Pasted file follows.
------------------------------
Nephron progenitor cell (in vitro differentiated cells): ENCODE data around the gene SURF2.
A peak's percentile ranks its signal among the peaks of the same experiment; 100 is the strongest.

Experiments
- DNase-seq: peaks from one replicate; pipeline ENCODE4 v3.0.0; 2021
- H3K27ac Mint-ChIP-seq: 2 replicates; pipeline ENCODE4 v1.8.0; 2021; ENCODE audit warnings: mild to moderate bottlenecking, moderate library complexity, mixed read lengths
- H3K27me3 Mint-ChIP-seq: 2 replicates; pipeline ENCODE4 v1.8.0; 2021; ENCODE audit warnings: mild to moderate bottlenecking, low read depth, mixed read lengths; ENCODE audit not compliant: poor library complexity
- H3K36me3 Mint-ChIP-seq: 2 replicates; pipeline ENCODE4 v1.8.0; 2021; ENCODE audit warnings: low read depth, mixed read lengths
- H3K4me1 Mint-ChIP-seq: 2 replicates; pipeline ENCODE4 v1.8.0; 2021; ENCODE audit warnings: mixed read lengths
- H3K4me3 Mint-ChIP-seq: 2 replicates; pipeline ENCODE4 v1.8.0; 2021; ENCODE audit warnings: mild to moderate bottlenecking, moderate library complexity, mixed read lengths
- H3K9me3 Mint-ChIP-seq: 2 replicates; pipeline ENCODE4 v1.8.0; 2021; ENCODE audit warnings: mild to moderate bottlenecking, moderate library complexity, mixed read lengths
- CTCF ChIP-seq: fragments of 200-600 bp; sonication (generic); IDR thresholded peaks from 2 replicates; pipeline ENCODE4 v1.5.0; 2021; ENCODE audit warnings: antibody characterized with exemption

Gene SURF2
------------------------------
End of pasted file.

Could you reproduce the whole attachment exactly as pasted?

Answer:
Nephron progenitor cell (in vitro differentiated cells): ENCODE data around the gene SURF2.
A peak's percentile ranks its signal among the peaks of the same experiment; 100 is the strongest.

Experiments
- DNase-seq: peaks from one replicate; pipeline ENCODE4 v3.0.0; 2021
- H3K27ac Mint-ChIP-seq: 2 replicates; pipeline ENCODE4 v1.8.0; 2021; ENCODE audit warnings: mild to moderate bottlenecking, moderate library complexity, mixed read lengths
- H3K27me3 Mint-ChIP-seq: 2 replicates; pipeline ENCODE4 v1.8.0; 2021; ENCODE audit warnings: mild to moderate bottlenecking, low read depth, mixed read lengths; ENCODE audit not compliant: poor library complexity
- H3K36me3 Mint-ChIP-seq: 2 replicates; pipeline ENCODE4 v1.8.0; 2021; ENCODE audit warnings: low read depth, mixed read lengths
- H3K4me1 Mint-ChIP-seq: 2 replicates; pipeline ENCODE4 v1.8.0; 2021; ENCODE audit warnings: mixed read lengths
- H3K4me3 Mint-ChIP-seq: 2 replicates; pipeline ENCODE4 v1.8.0; 2021; ENCODE audit warnings: mild to moderate bottlenecking, moderate library complexity, mixed read lengths
- H3K9me3 Mint-ChIP-seq: 2 replicates; pipeline ENCODE4 v1.8.0; 2021; ENCODE audit warnings: mild to moderate bottlenecking, moderate library complexity, mixed read lengths
- CTCF ChIP-seq: fragments of 200-600 bp; sonication (generic); IDR thresholded peaks from 2 replicates; pipeline ENCODE4 v1.5.0; 2021; ENCODE audit warnings: antibody characterized with exemption

Gene SURF2